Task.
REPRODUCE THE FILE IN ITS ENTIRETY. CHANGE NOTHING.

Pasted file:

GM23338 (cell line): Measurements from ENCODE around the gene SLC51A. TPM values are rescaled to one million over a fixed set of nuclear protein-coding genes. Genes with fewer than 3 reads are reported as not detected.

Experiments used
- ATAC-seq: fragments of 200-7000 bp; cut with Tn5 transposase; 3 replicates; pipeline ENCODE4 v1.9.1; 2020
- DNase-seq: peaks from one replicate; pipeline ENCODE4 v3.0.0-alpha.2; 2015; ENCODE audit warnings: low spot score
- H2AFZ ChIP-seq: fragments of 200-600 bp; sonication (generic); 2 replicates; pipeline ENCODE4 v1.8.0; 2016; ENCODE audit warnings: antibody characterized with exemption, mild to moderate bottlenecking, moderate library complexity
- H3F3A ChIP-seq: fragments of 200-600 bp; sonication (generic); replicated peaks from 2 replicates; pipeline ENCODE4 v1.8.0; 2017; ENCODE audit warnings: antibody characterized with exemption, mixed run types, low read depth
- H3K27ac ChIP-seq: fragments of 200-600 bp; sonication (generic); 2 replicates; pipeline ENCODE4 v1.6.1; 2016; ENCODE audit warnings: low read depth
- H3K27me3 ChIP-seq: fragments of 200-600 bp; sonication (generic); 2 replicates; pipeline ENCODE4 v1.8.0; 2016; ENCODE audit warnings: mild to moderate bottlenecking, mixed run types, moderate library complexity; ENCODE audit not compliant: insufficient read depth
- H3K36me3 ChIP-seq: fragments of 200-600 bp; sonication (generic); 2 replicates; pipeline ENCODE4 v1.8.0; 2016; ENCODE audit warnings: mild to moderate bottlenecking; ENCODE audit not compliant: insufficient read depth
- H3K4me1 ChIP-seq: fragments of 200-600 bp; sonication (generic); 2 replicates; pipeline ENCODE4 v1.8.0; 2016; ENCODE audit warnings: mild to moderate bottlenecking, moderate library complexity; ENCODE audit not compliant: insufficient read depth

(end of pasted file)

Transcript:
GM23338 (cell line): Measurements from ENCODE around the gene SLC51A. TPM values are rescaled to one million over a fixed set of nuclear protein-coding genes. Genes with fewer than 3 reads are reported as not detected.

Experiments used
- ATAC-seq: fragments of 200-7000 bp; cut with Tn5 transposase; 3 replicates; pipeline ENCODE4 v1.9.1; 2020
- DNase-seq: peaks from one replicate; pipeline ENCODE4 v3.0.0-alpha.2; 2015; ENCODE audit warnings: low spot score
- H2AFZ ChIP-seq: fragments of 200-600 bp; sonication (generic); 2 replicates; pipeline ENCODE4 v1.8.0; 2016; ENCODE audit warnings: antibody characterized with exemption, mild to moderate bottlenecking, moderate library complexity
- H3F3A ChIP-seq: fragments of 200-600 bp; sonication (generic); replicated peaks from 2 replicates; pipeline ENCODE4 v1.8.0; 2017; ENCODE audit warnings: antibody characterized with exemption, mixed run types, low read depth
- H3K27ac ChIP-seq: fragments of 200-600 bp; sonication (generic); 2 replicates; pipeline ENCODE4 v1.6.1; 2016; ENCODE audit warnings: low read depth
- H3K27me3 ChIP-seq: fragments of 200-600 bp; sonication (generic); 2 replicates; pipeline ENCODE4 v1.8.0; 2016; ENCODE audit warnings: mild to moderate bottlenecking, mixed run types, moderate library complexity; ENCODE audit not compliant: insufficient read depth
- H3K36me3 ChIP-seq: fragments of 200-600 bp; sonication (generic); 2 replicates; pipeline ENCODE4 v1.8.0; 2016; ENCODE audit warnings: mild to moderate bottlenecking; ENCODE audit not compliant: insufficient read depth
- H3K4me1 ChIP-seq: fragments of 200-600 bp; sonication (generic); 2 replicates; pipeline ENCODE4 v1.8.0; 2016; ENCODE audit warnings: mild to moderate bottlenecking, moderate library complexity; ENCODE audit not compliant: insufficient read depth